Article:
By Elizabeth Hsing-Huei Chou
MONTEREY PARK – East Los Angeles College students, already faced with a meager selection of courses, got a reprieve from $7.5 million in planned cuts to classes and services after voters on Nov. 6 approved a temporary tax measure that would mostly fund elementary, secondary and higher education.
At Left, main entrance to East L.A. College. - Photo by Margie Ramirez
Proposition 30 passed by a narrow margin and halts a $31 million trigger cut to the Los Angeles Community College District, a system of community colleges that includes ELAC.
The news came as students were about to register for winter session classes. The selection of classes was slimmer than usual, a result of college officials preparing for the worst. But officials have said they could be adding back as many as 100 more classes to both the winter and spring sessions.
ELAC’s interim president Farley Herzeg, who sent out a letter to faculty three days following the approval of Proposition 30, said that “we haven’t used the words growth and increase in an email in years.”
Community college officials said they suffered a series of cutbacks in recent years and have had to have reduced class options, as well as services that include career and college counseling. Enrolling in classes has not been an easy feat for many ELAC students, who often must enter lotteries in order to get a seat in a class they need to complete a degree or graduation requirement.
Political science professor Jeff Hernandez said his department used to offer 13 to 14 classes a semester, but until recently they were only going to offer one political science class in the winter.
“We’ve had to turn away thousands of students. It’s heartbreaking,” said Hernandez, who also serves as vice president of the ELAC Academic Senate, which serves as the voice of faculty.
Herzeg said ELAC saw the loss of 13,000 seats in the past three years, even as enrollment demand among students increased, calling it the “perfect storm for community colleges.”
The poor economy prompted many who needed new or upgraded job skills to enroll, while “tremendous cutbacks and fee increases” at California State University and University of California campuses “were directed to us and our when our funding was cut, it just really devastated us,” he said.
The tax measure would at least stop the latest attempt to cut community college funding.
“We can begin to restore what has been cut,” he said, calling the passage of Proposition 30 “fabulous and a giant leap in the right direction.”
In addition to seeing the windfall from Proposition 30, ELAC and other community college students will also see the impact of a new statewide priority enrollment policy play out in the coming months.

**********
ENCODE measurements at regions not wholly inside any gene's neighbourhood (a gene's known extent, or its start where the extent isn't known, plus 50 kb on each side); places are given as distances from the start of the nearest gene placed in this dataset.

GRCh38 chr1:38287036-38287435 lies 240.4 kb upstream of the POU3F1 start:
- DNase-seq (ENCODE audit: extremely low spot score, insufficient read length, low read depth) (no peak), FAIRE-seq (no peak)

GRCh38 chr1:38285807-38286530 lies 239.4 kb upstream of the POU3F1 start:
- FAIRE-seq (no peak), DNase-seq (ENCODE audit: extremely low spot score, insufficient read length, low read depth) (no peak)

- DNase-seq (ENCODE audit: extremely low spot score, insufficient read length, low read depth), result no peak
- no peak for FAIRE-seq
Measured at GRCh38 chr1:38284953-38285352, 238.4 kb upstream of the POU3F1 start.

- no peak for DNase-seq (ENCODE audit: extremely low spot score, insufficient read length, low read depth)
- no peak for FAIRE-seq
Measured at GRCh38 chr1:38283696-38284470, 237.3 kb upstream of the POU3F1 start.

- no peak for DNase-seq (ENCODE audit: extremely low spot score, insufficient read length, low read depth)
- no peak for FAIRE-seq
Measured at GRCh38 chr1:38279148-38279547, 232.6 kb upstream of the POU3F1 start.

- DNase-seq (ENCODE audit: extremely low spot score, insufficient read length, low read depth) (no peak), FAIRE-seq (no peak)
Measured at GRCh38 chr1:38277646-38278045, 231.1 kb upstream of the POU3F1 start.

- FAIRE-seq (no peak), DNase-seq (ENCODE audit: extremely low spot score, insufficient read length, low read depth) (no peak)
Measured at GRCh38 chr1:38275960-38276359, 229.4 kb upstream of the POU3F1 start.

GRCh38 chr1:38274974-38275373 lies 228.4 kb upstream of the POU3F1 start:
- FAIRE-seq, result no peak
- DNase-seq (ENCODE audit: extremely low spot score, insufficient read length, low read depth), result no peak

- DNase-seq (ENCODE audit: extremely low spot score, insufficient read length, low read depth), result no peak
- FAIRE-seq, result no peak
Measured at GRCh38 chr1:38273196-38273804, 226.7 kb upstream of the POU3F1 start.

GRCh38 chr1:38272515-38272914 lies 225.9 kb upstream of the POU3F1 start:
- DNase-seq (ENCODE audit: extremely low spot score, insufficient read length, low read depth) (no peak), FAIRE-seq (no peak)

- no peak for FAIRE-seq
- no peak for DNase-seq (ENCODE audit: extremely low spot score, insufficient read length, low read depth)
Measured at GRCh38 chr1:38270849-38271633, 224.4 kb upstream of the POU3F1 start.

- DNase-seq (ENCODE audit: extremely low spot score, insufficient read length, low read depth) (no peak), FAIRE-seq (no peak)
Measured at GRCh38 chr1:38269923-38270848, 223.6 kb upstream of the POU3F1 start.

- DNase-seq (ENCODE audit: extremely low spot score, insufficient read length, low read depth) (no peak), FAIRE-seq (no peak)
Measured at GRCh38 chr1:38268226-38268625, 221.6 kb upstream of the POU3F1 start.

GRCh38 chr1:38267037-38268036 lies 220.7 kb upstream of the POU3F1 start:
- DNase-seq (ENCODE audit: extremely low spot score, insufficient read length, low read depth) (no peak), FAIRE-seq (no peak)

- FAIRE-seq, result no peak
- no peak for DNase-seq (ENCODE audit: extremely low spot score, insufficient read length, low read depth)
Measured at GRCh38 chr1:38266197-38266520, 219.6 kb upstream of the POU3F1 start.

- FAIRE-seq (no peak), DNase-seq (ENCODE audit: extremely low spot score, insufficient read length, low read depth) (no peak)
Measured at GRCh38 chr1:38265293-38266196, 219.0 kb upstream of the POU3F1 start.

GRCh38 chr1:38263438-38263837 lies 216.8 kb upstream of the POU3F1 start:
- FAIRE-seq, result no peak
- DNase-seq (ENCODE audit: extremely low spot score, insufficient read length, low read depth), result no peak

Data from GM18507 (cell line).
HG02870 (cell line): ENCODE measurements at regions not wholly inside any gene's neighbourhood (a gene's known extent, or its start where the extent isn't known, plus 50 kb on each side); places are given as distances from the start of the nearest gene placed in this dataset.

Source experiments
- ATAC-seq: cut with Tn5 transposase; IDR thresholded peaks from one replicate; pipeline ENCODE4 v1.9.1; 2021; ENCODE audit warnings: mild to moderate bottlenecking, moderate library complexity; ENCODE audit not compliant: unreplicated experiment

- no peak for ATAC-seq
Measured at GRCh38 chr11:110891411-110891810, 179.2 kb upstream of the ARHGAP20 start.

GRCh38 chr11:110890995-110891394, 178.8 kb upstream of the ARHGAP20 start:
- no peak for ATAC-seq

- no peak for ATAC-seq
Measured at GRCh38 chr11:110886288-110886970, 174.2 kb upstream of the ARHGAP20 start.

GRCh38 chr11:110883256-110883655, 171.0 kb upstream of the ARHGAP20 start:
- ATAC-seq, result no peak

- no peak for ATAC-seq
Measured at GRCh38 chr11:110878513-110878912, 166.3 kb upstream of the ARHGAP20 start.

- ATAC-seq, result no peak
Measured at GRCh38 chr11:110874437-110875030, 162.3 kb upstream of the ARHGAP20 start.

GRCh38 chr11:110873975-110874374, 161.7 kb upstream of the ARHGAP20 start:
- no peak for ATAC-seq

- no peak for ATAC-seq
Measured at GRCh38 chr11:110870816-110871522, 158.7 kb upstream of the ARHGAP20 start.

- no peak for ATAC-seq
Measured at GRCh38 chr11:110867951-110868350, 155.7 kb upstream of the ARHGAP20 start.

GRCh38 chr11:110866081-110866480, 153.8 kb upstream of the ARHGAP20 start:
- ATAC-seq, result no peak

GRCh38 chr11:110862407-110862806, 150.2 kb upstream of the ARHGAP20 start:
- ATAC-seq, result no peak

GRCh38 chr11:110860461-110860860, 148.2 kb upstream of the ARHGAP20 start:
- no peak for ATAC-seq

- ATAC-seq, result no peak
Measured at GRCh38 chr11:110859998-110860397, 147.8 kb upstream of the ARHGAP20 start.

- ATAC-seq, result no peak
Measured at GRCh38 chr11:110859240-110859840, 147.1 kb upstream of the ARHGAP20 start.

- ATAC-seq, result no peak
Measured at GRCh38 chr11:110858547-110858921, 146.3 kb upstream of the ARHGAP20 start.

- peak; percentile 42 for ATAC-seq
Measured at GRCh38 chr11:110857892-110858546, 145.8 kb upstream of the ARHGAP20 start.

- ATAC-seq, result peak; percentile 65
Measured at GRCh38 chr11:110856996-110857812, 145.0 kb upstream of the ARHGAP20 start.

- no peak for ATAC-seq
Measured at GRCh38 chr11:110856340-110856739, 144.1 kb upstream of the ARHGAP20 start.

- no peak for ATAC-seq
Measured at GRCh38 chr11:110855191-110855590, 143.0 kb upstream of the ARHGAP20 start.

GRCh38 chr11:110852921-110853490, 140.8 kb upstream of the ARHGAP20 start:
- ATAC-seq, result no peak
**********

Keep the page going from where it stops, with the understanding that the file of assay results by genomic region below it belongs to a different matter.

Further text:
Students who stick to a strict educational plan will be given priority enrollment. This policy was passed by the California Community Colleges Board of Governors as a way to improve graduation and completion rates at California’s community colleges.
Some ELAC faculty including Hernandez are concerned there will be unintended of consequences if resources, especially for counseling services, are not made available to implement the policy.
While community colleges braced for possible budget cuts, previously passed bonds helped to keep on track a major facelift of ELAC, part of a $6 billion bond funded construction project across the LACCD. More buildings dating back to the early days after ELAC opened in 1945, some as old as 60 years old, continue undergo demolition to make way for a new math and science building, “student success retention” building, and a bookstore.
Students returning to classes this fall had access to a second new parking structure, and after its grand opening last month. a newly renovated Henry Miller Bailey Library. Herzeg said they expect a new baseball field to be ready by March or April 2013. The gym facility, used for a time as the temporary library, will also return to its original use.
A monthly progress report on ELAC’s construction is posted at this website.
In other news, ELAC continues its recruitment of a permanent president. This would be the second recruitment attempt since last fall when previous college president Ernest Moreno retired. The advertised position pays $160,000 to $191,000 a year plus benefits. College officials, who have formed a stakeholders committee, began reviewing applications on Nov. 2 when the submission period closed. Herzeg is the interim president and also submitted an application.